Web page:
The Battle of Azovstal


On July 29th 2022, a building housing Ukrainian prisoners of war from the Azov brigade in a Russian-operated prison in Molodizhne near Olenivka, Donetsk Oblast, was destroyed, killing 53 Ukrainian POWs and leaving 75 wounded.²³ In a statement, the Ukrainian General Staff said that the Russian military carried out a “targeted artillery” strike in an attempt to frame Ukraine for war crimes and cover up “the torture of prisoners and executions”.²⁴ On October 11th 2022, the bodies of 62 soldiers, including the prisoners of war killed in Olenivka, were returned to Ukraine. The process of identifying the bodies from Olenivka burned, most likely, by thermobaric weapons, is possible only through DNA analysis.²⁵

The UN High Commissioner for Human Rights has determined that the attack in Olenivka “was not caused by HIMARS missile”.²⁶

Olenivka Prison Massacre


While the second year of Russian full-scale invasion of Ukraine goes on, almost all Russian military and government officials, who have committed brutal war crimes, remain unpunished. This webpage will be updated as more Russian war crimes become known to the general public. 

The most savage torture in Russian captivity was unleashed on Ukrainian officers and Azov brigade soldiers.³³ According to Dmitry Kubryak, a doctor and Azovstal defender released from Olenivka prison, 80% of Ukrainian POWs suffer from anorexia.³⁴ The released Azov fighters witnessed the physical and mental torture on Ukrainian POWs in prison.³⁵​

Testimonies of Ukrainian Soldiers Released from Captivity


After the invasion, Russian forces started establishing filtration camps. There appear to be four types of facilities involved in filtration: (1) registration points, (2) camps and other holding facilities, (3) interrogation centers, and (4) prisons. Detainees are subject to widespread torture, killings, rape, starvation, and other grave human rights violations. Yale researchers determined that Russia and Russia-aligned forces operate at least 21 facilities in Russian-occupied territories of Ukraine that are part of the filtration system. ¹⁵ On July 19th 2022, the mayor of Mariupol, Vadym Boychenko, declared that in Mariupol, there have been four filtration camps where more than 10,000 civilians have been held.¹⁶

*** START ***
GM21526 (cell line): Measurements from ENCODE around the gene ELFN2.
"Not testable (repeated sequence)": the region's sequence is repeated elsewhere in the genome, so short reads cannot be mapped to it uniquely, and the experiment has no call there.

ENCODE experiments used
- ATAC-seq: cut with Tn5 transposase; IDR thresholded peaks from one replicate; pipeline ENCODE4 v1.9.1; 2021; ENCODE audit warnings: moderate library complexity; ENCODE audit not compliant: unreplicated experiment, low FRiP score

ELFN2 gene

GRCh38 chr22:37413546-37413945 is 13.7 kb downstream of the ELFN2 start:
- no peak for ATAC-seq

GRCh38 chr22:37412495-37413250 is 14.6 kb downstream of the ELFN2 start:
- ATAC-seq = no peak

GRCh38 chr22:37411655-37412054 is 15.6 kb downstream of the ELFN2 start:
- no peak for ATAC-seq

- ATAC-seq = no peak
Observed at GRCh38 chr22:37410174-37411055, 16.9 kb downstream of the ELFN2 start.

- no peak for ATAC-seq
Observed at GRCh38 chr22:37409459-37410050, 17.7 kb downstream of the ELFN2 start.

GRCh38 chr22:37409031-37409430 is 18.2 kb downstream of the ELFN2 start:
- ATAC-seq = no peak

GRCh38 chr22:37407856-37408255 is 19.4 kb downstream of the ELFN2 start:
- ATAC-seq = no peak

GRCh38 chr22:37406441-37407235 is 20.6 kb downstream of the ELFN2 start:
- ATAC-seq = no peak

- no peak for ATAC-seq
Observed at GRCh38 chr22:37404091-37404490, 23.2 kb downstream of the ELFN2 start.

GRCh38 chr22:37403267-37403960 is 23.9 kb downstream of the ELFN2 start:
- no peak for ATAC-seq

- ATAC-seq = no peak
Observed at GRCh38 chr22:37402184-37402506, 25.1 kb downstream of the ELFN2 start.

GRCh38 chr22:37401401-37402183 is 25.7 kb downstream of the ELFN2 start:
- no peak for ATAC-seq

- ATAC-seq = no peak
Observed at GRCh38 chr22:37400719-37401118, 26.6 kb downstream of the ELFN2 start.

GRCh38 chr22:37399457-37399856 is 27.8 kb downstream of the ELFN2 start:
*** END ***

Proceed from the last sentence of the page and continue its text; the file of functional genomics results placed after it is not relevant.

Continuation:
Filtration Camps



The greatest concern of the world community is the safety of the war prisoners from the Azov brigade. Members of the Russian State Duma repeatedly call for the death penalty for Azov fighters who are kept in Russia as war prisoners.²⁰ On July 29th 2022, the Russian Embassy in the UK tweeted a call for the humiliating execution of Azov soldiers.²¹ On August 2nd 2022, The Russian Supreme Court declared the Ukrainian Azov brigade a terrorist organization banned in Russia.²² In this way, the Azov fighters are considered, according to Russian law, not as prisoners of war but as terrorists.

Azov Brigade


Russia has prevented the POW exchange for a long time. Especially when it came to the Azov brigade. The Russian State Duma even suggested a ban on exchanging Ukrainian Azov prisoners.²⁷

On September 21st 2022, a prisoner swap involving almost 300 people between Russia and Ukraine was in Ankara. It was the largest POW exchange since the beginning of the war. Russia released 215 high-profile Ukrainian soldiers, including fighters who led the defense of Mariupol's Azovstal steel plant. In exchange, Kyiv turned over 55 prisoners to Russia, including Viktor Medvedchuk, a former Ukrainian lawmaker and ally of Russian President Vladimir Putin.²⁸

On December 1st 2022, Ukraine obtained the release of 50 Ukrainian POWS, including the prisoners from Olenivka.²⁹ On December 31st 2022, Russia swapped 140 Ukrainian soldiers, including the Azovstal fighters,³⁰ with 82 Russian POWs.³¹ On May 6th 2023, Ukraine returned 45 POWs, 42 of them Azovstal defenders, in exchange for three Russian air force pilots.³²

Azov Brigade Prisoner Exchange


¹ Report of the Independent International Commission of Inquiry on Ukraine (A/HRC/52/62), published on 15 Mar 2023 by UN HRC, p. 3, at: link 

² Michelle Bachelet, UN High Commissioner for Human Rights, ‘High Commissioner updates the Human Rights Council on Mariupol, Ukraine’, at 50th Session of the Human Rights Council, 16 Jun 2022, at: link

³ Hilary Andersson, ‘The agony of not knowing, as Mariupol mass burial sites grow’,, 7 November 2022, at: link

⁴ Volodymyr Zelensky, the President of Ukraine, 9 March 2022, at: link